“I just randomly wake up, and I’m like: I don’t like this. And I’m going to do something about it. And I just do it.”
Khadija Ghanizada, a third year EUS major, has spent much of her time at Bard advocating for what she believes in. Through Bard EATS and her own projects, she has been able to understand how involvement on campus is as easy as being passionate about something. Whether this be by creating clubs or making events around campus, Khadija’s work has managed to both raise awareness on certain issues and push students to care about what they truly care about.
Bard EATS (Education, Advocacy, Transparency, and Sustainability) is described as a “collaborative partnership among Bard students, dining services, faculty, and staff committed to making our food systems on campus more sustainable and equitable.” Khadija began working with them when she was a freshman as a zero waste intern, when the focus generally revolved around Kline meals. She is now the co-chair of BardEats, and has overseen much of the exciting changes taking place within the program.
“Their whole focus shifted last year (…) mostly related to food justice. [They were] thinking about food insecurity on campus” as well as different accessible dining options for students. It is through various council meetings concerning these topics that Khadija met Sara Deveer (Outreach Coordinator and Special Events Administrator for the CCE).
This semester, BardEATS has been focused on Migrant Worker’s Justice. The program held a virtual conference where various migrant workers discussed the movement known as “Milk with Dignity.” The movement in itself focuses on securing “dignified working conditions in dairy supply chains” including Ben & Jerry’s.
“We are also focusing on the waste system on campus, and the food system. Caring about the food insecure communities and students on campus has been really rewarding. To see the food pantry grow, and see a lot of students utilizing that resource.”
When Khadija is not busy co-chairing BardEATS, she finds other ways of getting involved with the community. The Afghan Women’s Advocacy Project was started last year, but has since then continued to see waves of support from the community. Khadija and Sonita Alizada’s TLS Project Arezo (meaning “wish” in Farsi) began the efforts to send support to Afghanistan.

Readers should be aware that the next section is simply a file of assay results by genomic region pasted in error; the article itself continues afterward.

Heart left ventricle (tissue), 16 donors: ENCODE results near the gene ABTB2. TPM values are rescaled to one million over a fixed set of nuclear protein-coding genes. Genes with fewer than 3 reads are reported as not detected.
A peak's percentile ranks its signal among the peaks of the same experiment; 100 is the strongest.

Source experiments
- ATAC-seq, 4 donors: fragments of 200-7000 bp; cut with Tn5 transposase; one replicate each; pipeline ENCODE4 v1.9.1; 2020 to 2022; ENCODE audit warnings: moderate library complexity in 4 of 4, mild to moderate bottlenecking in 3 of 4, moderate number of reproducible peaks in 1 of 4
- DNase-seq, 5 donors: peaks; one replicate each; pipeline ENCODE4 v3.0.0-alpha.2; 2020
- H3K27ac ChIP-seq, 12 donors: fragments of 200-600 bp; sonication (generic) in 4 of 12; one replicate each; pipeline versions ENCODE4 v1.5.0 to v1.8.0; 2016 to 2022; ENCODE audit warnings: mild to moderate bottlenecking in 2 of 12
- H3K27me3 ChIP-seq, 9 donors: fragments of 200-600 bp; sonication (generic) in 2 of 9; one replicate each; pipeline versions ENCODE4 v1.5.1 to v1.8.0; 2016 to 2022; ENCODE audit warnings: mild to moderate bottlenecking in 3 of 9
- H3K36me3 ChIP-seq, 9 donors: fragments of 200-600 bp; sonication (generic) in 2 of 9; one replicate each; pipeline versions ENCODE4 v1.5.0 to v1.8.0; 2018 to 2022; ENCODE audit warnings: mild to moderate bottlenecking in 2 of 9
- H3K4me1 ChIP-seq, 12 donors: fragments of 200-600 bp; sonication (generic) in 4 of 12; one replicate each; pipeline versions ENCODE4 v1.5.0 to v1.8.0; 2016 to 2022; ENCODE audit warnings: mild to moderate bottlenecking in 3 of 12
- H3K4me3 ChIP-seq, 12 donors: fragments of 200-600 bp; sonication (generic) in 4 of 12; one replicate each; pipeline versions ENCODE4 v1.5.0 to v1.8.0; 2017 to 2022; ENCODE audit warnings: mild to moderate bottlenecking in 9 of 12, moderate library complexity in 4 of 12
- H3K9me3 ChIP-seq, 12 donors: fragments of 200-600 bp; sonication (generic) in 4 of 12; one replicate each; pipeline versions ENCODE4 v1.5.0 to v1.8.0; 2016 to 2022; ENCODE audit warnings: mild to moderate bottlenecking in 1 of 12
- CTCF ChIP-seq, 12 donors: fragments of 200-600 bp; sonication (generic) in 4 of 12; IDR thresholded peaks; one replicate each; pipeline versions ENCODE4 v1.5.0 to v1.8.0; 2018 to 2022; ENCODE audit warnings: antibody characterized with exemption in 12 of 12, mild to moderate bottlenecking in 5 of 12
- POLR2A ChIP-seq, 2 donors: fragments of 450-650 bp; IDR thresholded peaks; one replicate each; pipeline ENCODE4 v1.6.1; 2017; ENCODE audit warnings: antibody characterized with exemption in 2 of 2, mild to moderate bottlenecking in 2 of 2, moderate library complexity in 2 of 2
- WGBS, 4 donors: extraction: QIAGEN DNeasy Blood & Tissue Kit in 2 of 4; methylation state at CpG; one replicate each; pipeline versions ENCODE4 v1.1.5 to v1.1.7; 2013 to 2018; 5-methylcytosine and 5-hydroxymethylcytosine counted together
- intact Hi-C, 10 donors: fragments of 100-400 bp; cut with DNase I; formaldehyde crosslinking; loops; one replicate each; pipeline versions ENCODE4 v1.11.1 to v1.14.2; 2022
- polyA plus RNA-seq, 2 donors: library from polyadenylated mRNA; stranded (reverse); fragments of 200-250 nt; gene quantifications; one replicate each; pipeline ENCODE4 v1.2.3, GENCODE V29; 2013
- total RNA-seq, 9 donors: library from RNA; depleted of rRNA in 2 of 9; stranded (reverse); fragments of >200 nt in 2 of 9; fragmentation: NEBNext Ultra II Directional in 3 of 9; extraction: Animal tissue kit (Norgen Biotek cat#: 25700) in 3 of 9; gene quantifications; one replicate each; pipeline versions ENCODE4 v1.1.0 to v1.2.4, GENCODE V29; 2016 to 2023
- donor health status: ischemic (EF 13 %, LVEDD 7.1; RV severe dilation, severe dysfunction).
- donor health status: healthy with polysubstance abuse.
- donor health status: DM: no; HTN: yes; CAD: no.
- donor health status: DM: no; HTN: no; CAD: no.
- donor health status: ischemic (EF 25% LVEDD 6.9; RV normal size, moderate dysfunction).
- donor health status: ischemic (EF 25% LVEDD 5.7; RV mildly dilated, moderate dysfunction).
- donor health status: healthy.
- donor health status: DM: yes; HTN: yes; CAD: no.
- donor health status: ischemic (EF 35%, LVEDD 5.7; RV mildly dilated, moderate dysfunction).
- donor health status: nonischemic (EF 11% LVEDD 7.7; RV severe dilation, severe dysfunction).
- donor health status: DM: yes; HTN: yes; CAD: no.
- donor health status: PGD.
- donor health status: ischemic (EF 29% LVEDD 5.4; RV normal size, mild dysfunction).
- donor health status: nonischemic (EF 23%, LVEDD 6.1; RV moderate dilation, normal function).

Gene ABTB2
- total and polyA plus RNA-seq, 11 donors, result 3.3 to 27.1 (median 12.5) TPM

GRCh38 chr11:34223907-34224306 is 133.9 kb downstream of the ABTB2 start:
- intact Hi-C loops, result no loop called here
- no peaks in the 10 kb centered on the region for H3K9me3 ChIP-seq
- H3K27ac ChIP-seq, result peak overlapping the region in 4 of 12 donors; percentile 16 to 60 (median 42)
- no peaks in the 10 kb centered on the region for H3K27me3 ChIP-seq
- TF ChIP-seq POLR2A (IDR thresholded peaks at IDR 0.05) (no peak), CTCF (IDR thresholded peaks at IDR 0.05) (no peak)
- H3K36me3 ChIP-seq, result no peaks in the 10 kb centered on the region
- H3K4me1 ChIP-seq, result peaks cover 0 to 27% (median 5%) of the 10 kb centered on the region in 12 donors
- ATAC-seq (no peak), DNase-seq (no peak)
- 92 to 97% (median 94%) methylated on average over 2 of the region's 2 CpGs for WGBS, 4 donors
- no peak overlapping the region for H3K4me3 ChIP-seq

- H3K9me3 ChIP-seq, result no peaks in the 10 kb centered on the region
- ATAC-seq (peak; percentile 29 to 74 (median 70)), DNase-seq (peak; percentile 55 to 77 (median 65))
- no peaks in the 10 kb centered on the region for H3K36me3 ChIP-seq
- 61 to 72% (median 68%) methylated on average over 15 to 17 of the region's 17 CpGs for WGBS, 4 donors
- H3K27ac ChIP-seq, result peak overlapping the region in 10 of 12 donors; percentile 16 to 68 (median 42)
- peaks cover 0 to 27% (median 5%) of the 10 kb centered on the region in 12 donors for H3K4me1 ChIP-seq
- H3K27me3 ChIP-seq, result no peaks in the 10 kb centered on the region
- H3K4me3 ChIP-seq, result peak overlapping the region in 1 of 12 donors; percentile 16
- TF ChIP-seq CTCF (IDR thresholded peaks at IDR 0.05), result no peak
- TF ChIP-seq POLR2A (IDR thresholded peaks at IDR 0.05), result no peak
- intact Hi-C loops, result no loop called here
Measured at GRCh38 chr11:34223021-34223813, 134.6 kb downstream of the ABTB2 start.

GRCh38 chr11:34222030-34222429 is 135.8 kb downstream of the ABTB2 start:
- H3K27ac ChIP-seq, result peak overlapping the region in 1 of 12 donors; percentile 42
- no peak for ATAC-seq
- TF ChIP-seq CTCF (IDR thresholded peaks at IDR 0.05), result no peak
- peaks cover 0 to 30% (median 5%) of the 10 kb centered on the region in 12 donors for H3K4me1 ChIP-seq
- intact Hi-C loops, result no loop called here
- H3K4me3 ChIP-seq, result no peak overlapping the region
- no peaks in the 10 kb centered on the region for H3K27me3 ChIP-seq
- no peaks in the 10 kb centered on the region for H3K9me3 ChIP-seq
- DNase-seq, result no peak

“This was something that Sonita and I both cared a lot about. That was more focused on children, but when the whole thing was happening, a lot of women weren’t able to go to work. And so a lot of it was us trying to get them some food and shelter. And a lot of people were displaced.”
So, they decided to pursue fundraising as a way of advocating for their project.
“I was like, I love biking! I’m gonna bike 21 miles and I hope people donate to this fundraiser. Slowly and slowly, we were like, let’s get people involved. It was more of mobilizing the community.”
Since then, Khadija and Sonita’s project was spread around campus in the hopes of creating multiple campaign and fundraising events. From tabling, to a boba sale, to an arts and baking sale, the efforts of the community were mobilized toward sending aid to Afghan women and children.
“I’m seeing lots of results. For BardEATS, no one knew who we were, and now, a lot of people know who we are. And the work we are doing. The Afghan Women’s Project (…) it’s mostly about you guys. I worked on the calendar and everyone signed up and everyone’s doing what they need to do.”
When asked to give advice for people that would like to be more involved in the community, Khadija’s answer was simple:
“If there’s one thing that you care about, try to do that and make other people care about it. You just need to talk about it. Talk about it during dinner, breakfast, lunch. If you keep talking and caring, people around you will care about it too.”
And she continued by detailing the importance of prioritizing what you are advocating for.
“How much do you care about it?” she asks. “That’s what matters. And also, I would just say to show up. Wherever it is. Just show up. Even if you’re shy, or an introvert, you can still show up and be present. Your presence matters a lot. And then slowly you can build up your confidence. That’s a big one, having confidence. And it’s not easy. At the end of the day, it’s about what you’re working on. The whole project is not about me, it’s about the women in Afghanistan who give all their careers, all of their lives to their careers. They are scared, they don’t have food for their families. I don’t have time to be scared or afraid. It’s time for me to use the resources I have here to help them.”
Khadija then mentioned a quote by Leila Watson: “If you have come here to help me, then you’re wasting your time. But if you are here because your liberation is bound up with mine, then let us work together.” When wrapping up our interview, she mentioned that her goal is not to help anyone. “I’m here because my liberation is bound up with theirs. So if they’re not, I don’t feel liberated.”